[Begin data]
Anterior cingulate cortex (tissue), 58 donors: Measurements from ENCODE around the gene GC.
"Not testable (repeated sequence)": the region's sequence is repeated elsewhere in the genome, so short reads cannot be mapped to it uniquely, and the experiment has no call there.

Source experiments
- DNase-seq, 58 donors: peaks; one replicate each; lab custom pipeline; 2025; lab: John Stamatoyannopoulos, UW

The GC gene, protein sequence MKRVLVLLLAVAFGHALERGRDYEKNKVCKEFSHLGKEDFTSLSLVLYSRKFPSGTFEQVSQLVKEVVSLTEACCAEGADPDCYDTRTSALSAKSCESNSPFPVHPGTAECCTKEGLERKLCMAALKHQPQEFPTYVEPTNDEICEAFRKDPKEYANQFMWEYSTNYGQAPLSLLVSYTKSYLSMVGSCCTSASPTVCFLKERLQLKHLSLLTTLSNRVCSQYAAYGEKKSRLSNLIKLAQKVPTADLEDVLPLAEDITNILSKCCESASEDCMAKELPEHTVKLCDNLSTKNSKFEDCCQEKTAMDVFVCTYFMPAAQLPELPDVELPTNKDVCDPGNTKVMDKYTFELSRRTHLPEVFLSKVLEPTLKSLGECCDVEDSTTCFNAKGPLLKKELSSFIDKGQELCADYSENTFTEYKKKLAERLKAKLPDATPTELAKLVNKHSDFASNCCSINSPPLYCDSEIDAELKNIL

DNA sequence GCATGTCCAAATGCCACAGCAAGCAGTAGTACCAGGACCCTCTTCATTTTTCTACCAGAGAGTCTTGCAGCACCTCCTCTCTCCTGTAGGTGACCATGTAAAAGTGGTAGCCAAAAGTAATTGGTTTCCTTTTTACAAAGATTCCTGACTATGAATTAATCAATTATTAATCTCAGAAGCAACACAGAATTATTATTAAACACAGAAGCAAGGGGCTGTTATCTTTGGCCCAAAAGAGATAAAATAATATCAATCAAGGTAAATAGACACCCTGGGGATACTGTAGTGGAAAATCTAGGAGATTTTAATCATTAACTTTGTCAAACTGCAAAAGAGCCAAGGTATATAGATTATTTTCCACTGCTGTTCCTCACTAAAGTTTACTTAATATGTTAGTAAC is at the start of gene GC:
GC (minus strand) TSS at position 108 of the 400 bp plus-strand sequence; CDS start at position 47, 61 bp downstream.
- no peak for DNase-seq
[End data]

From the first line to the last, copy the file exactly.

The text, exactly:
Anterior cingulate cortex (tissue), 58 donors: Measurements from ENCODE around the gene GC.
"Not testable (repeated sequence)": the region's sequence is repeated elsewhere in the genome, so short reads cannot be mapped to it uniquely, and the experiment has no call there.

Source experiments
- DNase-seq, 58 donors: peaks; one replicate each; lab custom pipeline; 2025; lab: John Stamatoyannopoulos, UW

The GC gene, protein sequence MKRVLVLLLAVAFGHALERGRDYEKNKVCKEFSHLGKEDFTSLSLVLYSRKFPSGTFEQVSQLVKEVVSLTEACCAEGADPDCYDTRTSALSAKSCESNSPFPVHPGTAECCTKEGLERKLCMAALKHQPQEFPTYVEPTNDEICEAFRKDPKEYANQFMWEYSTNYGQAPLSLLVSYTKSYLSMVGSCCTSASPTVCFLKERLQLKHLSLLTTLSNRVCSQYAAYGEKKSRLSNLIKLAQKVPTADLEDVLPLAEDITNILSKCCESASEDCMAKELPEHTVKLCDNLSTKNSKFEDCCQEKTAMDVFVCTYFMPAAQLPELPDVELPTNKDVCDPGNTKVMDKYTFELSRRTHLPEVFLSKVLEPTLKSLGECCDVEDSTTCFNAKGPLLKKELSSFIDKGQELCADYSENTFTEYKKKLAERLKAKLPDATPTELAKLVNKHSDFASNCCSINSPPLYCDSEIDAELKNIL

DNA sequence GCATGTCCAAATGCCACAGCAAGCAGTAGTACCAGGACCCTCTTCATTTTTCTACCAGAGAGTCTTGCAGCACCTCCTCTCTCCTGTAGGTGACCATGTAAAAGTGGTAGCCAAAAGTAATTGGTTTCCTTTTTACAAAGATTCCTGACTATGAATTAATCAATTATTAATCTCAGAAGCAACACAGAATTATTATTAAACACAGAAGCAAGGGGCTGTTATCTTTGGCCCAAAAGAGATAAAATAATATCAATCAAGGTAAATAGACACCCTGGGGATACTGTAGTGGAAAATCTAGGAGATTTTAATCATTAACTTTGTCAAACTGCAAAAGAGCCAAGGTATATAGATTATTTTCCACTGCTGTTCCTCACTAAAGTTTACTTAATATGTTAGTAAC is at the start of gene GC:
GC (minus strand) TSS at position 108 of the 400 bp plus-strand sequence; CDS start at position 47, 61 bp downstream.
- no peak for DNase-seq